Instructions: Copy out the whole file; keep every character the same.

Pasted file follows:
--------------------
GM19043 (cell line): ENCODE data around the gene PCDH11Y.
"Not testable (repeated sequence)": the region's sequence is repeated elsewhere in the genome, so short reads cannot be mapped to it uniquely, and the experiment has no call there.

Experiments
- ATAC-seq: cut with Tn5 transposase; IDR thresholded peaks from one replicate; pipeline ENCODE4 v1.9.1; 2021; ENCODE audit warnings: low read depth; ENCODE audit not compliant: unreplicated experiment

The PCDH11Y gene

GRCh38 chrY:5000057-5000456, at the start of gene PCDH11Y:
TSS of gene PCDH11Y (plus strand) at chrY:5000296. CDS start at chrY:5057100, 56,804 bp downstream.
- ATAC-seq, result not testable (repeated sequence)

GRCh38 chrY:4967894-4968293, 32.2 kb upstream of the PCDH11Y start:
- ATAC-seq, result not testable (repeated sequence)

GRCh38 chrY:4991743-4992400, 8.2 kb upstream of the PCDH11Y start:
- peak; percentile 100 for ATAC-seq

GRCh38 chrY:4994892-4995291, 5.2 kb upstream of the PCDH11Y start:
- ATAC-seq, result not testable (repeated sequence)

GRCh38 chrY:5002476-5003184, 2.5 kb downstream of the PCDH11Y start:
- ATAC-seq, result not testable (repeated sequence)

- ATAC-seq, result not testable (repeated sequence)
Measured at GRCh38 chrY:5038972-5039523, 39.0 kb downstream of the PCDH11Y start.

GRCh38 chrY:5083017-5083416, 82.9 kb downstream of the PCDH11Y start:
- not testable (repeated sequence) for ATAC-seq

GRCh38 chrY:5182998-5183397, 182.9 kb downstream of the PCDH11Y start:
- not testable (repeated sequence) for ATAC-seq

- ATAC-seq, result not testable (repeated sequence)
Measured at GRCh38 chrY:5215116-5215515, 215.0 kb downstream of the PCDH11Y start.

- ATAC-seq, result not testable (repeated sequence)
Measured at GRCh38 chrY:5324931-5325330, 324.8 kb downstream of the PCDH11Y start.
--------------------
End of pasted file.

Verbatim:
GM19043 (cell line): ENCODE data around the gene PCDH11Y.
"Not testable (repeated sequence)": the region's sequence is repeated elsewhere in the genome, so short reads cannot be mapped to it uniquely, and the experiment has no call there.

Experiments
- ATAC-seq: cut with Tn5 transposase; IDR thresholded peaks from one replicate; pipeline ENCODE4 v1.9.1; 2021; ENCODE audit warnings: low read depth; ENCODE audit not compliant: unreplicated experiment

The PCDH11Y gene

GRCh38 chrY:5000057-5000456, at the start of gene PCDH11Y:
TSS of gene PCDH11Y (plus strand) at chrY:5000296. CDS start at chrY:5057100, 56,804 bp downstream.
- ATAC-seq, result not testable (repeated sequence)

GRCh38 chrY:4967894-4968293, 32.2 kb upstream of the PCDH11Y start:
- ATAC-seq, result not testable (repeated sequence)

GRCh38 chrY:4991743-4992400, 8.2 kb upstream of the PCDH11Y start:
- peak; percentile 100 for ATAC-seq

GRCh38 chrY:4994892-4995291, 5.2 kb upstream of the PCDH11Y start:
- ATAC-seq, result not testable (repeated sequence)

GRCh38 chrY:5002476-5003184, 2.5 kb downstream of the PCDH11Y start:
- ATAC-seq, result not testable (repeated sequence)

- ATAC-seq, result not testable (repeated sequence)
Measured at GRCh38 chrY:5038972-5039523, 39.0 kb downstream of the PCDH11Y start.

GRCh38 chrY:5083017-5083416, 82.9 kb downstream of the PCDH11Y start:
- not testable (repeated sequence) for ATAC-seq

GRCh38 chrY:5182998-5183397, 182.9 kb downstream of the PCDH11Y start:
- not testable (repeated sequence) for ATAC-seq

- ATAC-seq, result not testable (repeated sequence)
Measured at GRCh38 chrY:5215116-5215515, 215.0 kb downstream of the PCDH11Y start.

- ATAC-seq, result not testable (repeated sequence)
Measured at GRCh38 chrY:5324931-5325330, 324.8 kb downstream of the PCDH11Y start.